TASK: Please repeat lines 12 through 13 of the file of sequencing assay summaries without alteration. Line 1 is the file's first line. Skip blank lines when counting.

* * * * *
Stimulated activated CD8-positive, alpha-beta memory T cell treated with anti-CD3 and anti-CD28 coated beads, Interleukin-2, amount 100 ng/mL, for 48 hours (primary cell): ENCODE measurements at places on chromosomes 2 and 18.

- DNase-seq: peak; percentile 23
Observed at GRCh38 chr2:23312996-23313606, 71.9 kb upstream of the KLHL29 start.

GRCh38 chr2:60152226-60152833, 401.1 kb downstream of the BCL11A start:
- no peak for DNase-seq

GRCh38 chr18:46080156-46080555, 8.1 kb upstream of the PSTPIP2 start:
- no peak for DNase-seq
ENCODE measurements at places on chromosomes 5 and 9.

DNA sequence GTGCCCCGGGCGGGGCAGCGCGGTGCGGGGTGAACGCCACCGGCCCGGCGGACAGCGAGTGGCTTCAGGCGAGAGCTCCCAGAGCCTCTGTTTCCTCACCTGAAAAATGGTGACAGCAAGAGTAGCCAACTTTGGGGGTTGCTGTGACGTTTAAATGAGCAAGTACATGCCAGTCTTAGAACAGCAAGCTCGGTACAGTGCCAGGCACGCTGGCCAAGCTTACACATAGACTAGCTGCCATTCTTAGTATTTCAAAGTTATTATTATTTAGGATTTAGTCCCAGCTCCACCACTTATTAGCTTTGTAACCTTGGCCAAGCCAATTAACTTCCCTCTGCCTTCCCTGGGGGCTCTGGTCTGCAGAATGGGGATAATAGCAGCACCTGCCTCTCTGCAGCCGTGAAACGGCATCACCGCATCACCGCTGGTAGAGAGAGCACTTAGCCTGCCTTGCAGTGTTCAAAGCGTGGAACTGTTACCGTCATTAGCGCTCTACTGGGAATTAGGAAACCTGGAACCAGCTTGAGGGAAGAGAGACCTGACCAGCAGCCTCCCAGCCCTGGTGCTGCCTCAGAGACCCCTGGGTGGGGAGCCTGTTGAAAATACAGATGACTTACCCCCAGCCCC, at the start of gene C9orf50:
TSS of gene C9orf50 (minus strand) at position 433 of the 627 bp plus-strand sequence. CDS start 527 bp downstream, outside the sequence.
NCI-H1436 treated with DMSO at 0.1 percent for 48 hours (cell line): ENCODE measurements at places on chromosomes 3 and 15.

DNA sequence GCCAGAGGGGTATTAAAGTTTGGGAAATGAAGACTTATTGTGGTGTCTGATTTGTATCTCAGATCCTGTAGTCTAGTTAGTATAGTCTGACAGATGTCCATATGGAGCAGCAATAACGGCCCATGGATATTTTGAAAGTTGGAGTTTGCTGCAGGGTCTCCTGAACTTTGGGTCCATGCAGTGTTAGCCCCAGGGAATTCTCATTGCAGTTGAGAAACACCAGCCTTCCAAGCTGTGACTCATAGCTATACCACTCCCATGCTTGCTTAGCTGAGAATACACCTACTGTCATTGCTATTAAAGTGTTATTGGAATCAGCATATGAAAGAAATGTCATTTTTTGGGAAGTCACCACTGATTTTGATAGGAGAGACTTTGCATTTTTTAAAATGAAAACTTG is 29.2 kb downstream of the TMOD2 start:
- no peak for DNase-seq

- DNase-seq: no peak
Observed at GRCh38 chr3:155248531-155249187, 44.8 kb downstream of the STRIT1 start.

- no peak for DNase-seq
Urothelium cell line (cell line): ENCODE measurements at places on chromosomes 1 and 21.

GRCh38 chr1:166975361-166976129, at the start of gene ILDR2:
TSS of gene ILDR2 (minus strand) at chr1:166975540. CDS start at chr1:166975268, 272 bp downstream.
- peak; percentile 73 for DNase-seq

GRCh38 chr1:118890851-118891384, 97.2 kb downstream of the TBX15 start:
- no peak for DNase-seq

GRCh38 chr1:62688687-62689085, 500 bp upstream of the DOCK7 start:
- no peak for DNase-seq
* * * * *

DNA sequence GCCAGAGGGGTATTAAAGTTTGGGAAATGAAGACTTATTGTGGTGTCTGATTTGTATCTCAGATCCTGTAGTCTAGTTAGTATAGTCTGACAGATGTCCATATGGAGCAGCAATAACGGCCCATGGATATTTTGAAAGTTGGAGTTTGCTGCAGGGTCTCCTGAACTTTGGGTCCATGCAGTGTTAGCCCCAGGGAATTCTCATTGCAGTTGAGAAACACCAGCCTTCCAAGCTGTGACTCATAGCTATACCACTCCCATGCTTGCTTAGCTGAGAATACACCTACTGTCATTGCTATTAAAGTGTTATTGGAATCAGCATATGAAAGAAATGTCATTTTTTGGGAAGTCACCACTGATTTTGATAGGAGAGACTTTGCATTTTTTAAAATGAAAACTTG is 29.2 kb downstream of the TMOD2 start:
- no peak for DNase-seq